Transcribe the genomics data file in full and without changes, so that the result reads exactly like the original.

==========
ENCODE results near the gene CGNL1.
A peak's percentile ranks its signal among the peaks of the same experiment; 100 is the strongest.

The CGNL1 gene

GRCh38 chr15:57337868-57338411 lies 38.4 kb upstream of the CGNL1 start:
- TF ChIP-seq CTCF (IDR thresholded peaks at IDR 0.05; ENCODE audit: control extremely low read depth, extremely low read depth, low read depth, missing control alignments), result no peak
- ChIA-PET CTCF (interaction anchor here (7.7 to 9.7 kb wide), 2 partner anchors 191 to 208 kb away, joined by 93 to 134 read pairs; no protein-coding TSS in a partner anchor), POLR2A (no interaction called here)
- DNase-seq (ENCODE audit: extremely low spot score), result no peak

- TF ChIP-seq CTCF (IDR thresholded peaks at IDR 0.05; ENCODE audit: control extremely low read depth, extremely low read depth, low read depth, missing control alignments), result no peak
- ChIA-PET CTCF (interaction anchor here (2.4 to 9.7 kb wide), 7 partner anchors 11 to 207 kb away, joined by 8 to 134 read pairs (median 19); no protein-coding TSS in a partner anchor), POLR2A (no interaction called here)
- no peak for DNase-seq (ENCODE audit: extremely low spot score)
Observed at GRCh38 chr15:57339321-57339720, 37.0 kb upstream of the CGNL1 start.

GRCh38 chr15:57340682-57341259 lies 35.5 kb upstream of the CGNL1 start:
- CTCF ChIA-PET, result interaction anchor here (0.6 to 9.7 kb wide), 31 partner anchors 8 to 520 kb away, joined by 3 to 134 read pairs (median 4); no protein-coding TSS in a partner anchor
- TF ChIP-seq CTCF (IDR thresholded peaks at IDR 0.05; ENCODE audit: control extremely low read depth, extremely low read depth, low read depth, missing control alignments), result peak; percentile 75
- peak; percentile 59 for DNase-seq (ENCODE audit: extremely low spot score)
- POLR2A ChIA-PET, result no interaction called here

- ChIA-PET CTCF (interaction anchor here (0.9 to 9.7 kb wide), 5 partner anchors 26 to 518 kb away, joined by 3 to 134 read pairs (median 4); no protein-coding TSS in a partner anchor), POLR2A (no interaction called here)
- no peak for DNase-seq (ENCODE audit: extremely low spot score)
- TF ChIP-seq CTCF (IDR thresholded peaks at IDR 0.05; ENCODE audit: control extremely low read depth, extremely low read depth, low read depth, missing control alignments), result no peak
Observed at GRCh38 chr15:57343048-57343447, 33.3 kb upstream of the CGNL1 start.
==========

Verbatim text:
ENCODE results near the gene CGNL1.
A peak's percentile ranks its signal among the peaks of the same experiment; 100 is the strongest.

The CGNL1 gene

GRCh38 chr15:57337868-57338411 lies 38.4 kb upstream of the CGNL1 start:
- TF ChIP-seq CTCF (IDR thresholded peaks at IDR 0.05; ENCODE audit: control extremely low read depth, extremely low read depth, low read depth, missing control alignments), result no peak
- ChIA-PET CTCF (interaction anchor here (7.7 to 9.7 kb wide), 2 partner anchors 191 to 208 kb away, joined by 93 to 134 read pairs; no protein-coding TSS in a partner anchor), POLR2A (no interaction called here)
- DNase-seq (ENCODE audit: extremely low spot score), result no peak

- TF ChIP-seq CTCF (IDR thresholded peaks at IDR 0.05; ENCODE audit: control extremely low read depth, extremely low read depth, low read depth, missing control alignments), result no peak
- ChIA-PET CTCF (interaction anchor here (2.4 to 9.7 kb wide), 7 partner anchors 11 to 207 kb away, joined by 8 to 134 read pairs (median 19); no protein-coding TSS in a partner anchor), POLR2A (no interaction called here)
- no peak for DNase-seq (ENCODE audit: extremely low spot score)
Observed at GRCh38 chr15:57339321-57339720, 37.0 kb upstream of the CGNL1 start.

GRCh38 chr15:57340682-57341259 lies 35.5 kb upstream of the CGNL1 start:
- CTCF ChIA-PET, result interaction anchor here (0.6 to 9.7 kb wide), 31 partner anchors 8 to 520 kb away, joined by 3 to 134 read pairs (median 4); no protein-coding TSS in a partner anchor
- TF ChIP-seq CTCF (IDR thresholded peaks at IDR 0.05; ENCODE audit: control extremely low read depth, extremely low read depth, low read depth, missing control alignments), result peak; percentile 75
- peak; percentile 59 for DNase-seq (ENCODE audit: extremely low spot score)
- POLR2A ChIA-PET, result no interaction called here

- ChIA-PET CTCF (interaction anchor here (0.9 to 9.7 kb wide), 5 partner anchors 26 to 518 kb away, joined by 3 to 134 read pairs (median 4); no protein-coding TSS in a partner anchor), POLR2A (no interaction called here)
- no peak for DNase-seq (ENCODE audit: extremely low spot score)
- TF ChIP-seq CTCF (IDR thresholded peaks at IDR 0.05; ENCODE audit: control extremely low read depth, extremely low read depth, low read depth, missing control alignments), result no peak
Observed at GRCh38 chr15:57343048-57343447, 33.3 kb upstream of the CGNL1 start.